Photographica 2015: Mother and father of all camera fairs draws the crowds
This year, learning from past experience, I used my membership of the Photographic Collectors' Club of Great Britain to gain early entrance to today's Photographica camera fair in the Royal Horticultural Halls, Victoria. In fact, I was in the hall before most of the exhibitors. It is in the two hours from 8 am to the public opening at ten that most of the best bargains are snapped up, many by other traders. Last year I had a great time among the thousands of cameras and accessories and today was even better.
Visitors are very keen to chat and the whole atmosphere of the show is super friendly, if a little haphazard. It's like an enormous village jumble sale but a real magnet for collectors. Some come for the old, massive wooden pre-1914 equipment while others are fixed on the classic makes of film camera which preceded the current digital age. Leica is pre-eminent as a collectible while very few digital cameras are on show.
After my adventures earlier in the weekend, when I snapped up a 1963 single-stoke Leica M3 and a same-year rigid 50mm Summicron lens, I was in the mood for more fun and games. I found a great mint-condition Leica Tri-Elmar, the 28-35-50 version, on the stall of the Stephens' Manchester Leica Centre and bagged that. Then I set eyes on the cutest little camera, an as-new Voigtländer Bessa-L complete with 15mm Super-Wide Heliar and a 15mm optical viewfinder. I'd been wanting the viewfinder for some time but, I thought, let's get the whole ensemble; might as well. The price was exceedingly attractive and within minutes I'd stuffed in a roll of Tri-X and was super-widing it around the exhibition hall. Only one snag: The film has to be processed.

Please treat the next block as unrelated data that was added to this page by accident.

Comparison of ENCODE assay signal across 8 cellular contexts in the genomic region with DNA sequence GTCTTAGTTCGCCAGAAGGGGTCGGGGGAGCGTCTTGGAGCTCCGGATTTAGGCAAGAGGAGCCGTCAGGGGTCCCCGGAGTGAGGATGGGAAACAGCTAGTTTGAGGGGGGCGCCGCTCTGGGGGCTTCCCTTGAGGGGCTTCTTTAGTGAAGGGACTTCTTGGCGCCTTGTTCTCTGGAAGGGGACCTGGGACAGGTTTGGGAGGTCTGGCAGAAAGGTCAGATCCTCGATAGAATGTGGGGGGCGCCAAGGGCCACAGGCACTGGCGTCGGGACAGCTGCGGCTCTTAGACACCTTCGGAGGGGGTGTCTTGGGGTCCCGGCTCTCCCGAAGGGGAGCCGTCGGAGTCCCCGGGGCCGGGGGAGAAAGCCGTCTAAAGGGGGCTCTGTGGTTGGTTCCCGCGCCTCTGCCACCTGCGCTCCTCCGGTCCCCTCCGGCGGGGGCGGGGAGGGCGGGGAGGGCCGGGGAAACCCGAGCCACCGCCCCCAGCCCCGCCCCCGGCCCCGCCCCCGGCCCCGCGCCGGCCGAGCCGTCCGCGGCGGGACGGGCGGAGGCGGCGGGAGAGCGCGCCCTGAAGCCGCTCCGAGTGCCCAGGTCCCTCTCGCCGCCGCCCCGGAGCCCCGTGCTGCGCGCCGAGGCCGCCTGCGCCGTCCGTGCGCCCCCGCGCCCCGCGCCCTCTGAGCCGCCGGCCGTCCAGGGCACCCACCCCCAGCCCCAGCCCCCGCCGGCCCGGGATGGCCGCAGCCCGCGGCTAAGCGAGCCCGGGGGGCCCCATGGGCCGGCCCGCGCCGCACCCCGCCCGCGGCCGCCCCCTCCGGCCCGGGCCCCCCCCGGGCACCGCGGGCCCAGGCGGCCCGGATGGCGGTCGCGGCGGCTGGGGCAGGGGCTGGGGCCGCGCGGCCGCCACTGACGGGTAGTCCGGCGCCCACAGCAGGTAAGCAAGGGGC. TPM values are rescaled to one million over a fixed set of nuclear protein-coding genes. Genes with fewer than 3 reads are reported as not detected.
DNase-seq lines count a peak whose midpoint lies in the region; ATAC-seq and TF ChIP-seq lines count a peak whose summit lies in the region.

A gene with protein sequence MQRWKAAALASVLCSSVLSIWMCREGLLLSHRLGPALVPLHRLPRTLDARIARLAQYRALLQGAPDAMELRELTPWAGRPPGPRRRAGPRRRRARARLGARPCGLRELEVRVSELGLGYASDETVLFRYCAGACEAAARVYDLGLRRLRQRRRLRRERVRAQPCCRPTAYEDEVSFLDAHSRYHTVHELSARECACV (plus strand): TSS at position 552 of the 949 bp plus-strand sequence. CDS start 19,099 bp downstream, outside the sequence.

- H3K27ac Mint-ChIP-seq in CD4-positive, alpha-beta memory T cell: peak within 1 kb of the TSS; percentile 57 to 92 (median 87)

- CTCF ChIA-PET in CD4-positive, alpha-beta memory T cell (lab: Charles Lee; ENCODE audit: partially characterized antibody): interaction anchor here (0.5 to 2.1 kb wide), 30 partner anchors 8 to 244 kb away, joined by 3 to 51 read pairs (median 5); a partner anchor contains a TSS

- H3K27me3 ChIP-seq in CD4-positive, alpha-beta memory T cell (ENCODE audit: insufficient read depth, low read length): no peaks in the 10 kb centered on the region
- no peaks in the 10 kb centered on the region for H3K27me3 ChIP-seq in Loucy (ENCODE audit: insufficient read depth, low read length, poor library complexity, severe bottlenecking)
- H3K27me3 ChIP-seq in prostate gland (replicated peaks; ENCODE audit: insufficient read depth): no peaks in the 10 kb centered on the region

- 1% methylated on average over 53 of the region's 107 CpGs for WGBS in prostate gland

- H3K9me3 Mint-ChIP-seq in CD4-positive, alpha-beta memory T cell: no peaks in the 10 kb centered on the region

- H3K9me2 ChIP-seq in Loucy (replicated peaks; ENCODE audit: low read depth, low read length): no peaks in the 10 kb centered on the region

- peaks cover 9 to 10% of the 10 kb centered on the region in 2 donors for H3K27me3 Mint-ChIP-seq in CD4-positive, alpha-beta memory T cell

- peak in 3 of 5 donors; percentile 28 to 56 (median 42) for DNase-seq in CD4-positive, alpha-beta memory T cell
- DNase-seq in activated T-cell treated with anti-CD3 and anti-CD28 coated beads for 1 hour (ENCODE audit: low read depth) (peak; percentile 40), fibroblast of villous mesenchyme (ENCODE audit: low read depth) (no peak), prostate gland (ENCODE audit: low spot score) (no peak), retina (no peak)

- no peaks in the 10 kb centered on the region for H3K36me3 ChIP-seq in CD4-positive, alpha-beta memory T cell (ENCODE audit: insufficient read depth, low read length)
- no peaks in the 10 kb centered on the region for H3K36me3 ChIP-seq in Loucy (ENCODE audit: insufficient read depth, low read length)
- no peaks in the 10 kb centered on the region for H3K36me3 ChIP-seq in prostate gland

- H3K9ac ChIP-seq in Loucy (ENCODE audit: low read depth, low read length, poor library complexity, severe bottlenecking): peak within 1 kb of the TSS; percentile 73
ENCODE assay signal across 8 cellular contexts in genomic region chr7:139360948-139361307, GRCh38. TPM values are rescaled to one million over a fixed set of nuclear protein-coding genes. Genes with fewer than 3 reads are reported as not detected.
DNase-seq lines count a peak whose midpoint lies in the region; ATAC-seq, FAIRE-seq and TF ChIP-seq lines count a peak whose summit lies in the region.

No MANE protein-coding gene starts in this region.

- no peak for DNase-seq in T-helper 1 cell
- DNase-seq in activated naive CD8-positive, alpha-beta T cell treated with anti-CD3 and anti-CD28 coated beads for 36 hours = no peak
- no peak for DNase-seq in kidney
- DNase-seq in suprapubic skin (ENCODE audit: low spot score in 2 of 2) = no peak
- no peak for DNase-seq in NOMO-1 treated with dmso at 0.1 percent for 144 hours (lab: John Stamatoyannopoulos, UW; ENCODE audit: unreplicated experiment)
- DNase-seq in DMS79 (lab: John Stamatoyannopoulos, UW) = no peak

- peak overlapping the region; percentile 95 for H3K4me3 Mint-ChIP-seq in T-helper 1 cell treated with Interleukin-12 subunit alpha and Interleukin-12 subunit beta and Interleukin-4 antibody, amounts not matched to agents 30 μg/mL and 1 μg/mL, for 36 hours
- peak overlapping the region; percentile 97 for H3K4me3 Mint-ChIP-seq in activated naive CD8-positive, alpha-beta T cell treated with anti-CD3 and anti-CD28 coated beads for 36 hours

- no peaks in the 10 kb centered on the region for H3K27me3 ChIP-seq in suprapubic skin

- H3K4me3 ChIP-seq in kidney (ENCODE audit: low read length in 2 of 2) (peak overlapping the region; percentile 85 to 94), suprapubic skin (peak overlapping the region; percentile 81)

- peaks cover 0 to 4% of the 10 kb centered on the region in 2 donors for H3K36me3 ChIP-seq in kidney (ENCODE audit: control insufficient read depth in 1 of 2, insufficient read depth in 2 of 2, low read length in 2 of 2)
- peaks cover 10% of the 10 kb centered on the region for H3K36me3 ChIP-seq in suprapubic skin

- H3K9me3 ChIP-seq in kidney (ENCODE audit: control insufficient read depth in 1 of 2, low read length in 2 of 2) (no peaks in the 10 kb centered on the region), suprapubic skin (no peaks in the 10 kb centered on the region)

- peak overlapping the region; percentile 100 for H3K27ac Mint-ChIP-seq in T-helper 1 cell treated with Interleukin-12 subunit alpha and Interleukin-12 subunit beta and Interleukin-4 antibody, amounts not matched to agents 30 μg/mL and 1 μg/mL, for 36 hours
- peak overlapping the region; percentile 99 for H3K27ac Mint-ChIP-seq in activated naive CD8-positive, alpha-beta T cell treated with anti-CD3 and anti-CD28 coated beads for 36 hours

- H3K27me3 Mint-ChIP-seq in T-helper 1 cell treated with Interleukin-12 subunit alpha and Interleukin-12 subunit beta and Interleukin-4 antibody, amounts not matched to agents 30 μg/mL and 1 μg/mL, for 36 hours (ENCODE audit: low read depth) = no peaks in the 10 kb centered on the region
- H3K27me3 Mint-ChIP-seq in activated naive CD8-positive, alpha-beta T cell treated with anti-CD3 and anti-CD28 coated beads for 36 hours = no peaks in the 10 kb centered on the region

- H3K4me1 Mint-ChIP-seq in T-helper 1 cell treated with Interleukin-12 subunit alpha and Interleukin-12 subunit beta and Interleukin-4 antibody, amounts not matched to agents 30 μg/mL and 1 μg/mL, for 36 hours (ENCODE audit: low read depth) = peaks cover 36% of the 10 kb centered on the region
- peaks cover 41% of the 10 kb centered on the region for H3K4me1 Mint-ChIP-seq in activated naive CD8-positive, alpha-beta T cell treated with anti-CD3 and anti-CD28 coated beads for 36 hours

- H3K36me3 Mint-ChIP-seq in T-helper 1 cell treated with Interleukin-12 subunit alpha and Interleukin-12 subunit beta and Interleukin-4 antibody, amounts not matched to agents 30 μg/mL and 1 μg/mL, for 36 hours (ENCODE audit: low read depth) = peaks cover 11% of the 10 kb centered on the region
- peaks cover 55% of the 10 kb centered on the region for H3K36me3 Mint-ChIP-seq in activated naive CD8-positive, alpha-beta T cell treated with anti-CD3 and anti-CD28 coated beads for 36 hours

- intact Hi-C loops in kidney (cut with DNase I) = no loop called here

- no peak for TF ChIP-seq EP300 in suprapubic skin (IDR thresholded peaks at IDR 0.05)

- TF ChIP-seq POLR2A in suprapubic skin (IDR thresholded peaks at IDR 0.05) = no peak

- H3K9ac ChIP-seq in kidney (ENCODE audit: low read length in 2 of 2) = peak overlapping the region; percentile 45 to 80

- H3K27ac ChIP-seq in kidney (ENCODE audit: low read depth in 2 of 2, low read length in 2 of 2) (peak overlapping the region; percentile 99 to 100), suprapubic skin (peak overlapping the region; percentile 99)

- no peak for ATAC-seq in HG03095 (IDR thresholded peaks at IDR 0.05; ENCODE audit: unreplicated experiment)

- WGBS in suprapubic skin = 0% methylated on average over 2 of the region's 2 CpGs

To round off the day I bought a tenpack of Kodak Tri-X, a chrome Leica filter for the 50 Cron and an old Leica hood, again for the Cron. Later, an American visitor came up to admire the lens hood (or shade as he called it). It turned out he had sold it to the trader a few minutes before I bought it. The trader had made a quick profit of £15, but that's what these fairs are all about.
The shots in this article had to depend on digital technology if I were to bring them to you today. They are taken partly with the Leica M-P, to which I attached yesterday's purchase, the 1963 Summicron, and the trusty little 28mm Ricoh GR which is actually the best tool for an event such as this.